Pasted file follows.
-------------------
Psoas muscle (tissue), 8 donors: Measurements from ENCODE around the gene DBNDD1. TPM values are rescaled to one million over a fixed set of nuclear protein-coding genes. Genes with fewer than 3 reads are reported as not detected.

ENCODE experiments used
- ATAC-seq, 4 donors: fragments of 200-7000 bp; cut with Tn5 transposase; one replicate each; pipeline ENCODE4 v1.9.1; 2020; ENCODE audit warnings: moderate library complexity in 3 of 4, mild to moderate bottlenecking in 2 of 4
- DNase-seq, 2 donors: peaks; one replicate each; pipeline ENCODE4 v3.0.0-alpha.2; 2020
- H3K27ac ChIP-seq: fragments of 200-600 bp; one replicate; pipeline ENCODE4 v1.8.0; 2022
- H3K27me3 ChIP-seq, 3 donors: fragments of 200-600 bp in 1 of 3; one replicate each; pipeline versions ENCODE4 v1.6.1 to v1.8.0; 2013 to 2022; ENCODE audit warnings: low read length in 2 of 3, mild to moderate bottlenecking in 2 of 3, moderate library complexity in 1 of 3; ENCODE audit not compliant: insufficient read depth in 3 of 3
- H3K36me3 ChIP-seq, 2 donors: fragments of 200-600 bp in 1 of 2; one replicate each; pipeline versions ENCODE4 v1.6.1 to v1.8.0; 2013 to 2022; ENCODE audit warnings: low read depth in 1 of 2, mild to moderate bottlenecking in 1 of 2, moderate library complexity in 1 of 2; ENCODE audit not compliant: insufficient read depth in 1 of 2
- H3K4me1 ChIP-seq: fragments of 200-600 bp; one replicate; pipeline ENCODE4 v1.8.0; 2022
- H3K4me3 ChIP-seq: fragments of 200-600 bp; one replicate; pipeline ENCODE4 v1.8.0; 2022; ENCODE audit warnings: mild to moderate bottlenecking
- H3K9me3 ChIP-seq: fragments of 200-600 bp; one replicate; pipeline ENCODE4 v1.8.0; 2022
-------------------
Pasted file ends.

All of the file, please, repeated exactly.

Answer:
Psoas muscle (tissue), 8 donors: Measurements from ENCODE around the gene DBNDD1. TPM values are rescaled to one million over a fixed set of nuclear protein-coding genes. Genes with fewer than 3 reads are reported as not detected.

ENCODE experiments used
- ATAC-seq, 4 donors: fragments of 200-7000 bp; cut with Tn5 transposase; one replicate each; pipeline ENCODE4 v1.9.1; 2020; ENCODE audit warnings: moderate library complexity in 3 of 4, mild to moderate bottlenecking in 2 of 4
- DNase-seq, 2 donors: peaks; one replicate each; pipeline ENCODE4 v3.0.0-alpha.2; 2020
- H3K27ac ChIP-seq: fragments of 200-600 bp; one replicate; pipeline ENCODE4 v1.8.0; 2022
- H3K27me3 ChIP-seq, 3 donors: fragments of 200-600 bp in 1 of 3; one replicate each; pipeline versions ENCODE4 v1.6.1 to v1.8.0; 2013 to 2022; ENCODE audit warnings: low read length in 2 of 3, mild to moderate bottlenecking in 2 of 3, moderate library complexity in 1 of 3; ENCODE audit not compliant: insufficient read depth in 3 of 3
- H3K36me3 ChIP-seq, 2 donors: fragments of 200-600 bp in 1 of 2; one replicate each; pipeline versions ENCODE4 v1.6.1 to v1.8.0; 2013 to 2022; ENCODE audit warnings: low read depth in 1 of 2, mild to moderate bottlenecking in 1 of 2, moderate library complexity in 1 of 2; ENCODE audit not compliant: insufficient read depth in 1 of 2
- H3K4me1 ChIP-seq: fragments of 200-600 bp; one replicate; pipeline ENCODE4 v1.8.0; 2022
- H3K4me3 ChIP-seq: fragments of 200-600 bp; one replicate; pipeline ENCODE4 v1.8.0; 2022; ENCODE audit warnings: mild to moderate bottlenecking
- H3K9me3 ChIP-seq: fragments of 200-600 bp; one replicate; pipeline ENCODE4 v1.8.0; 2022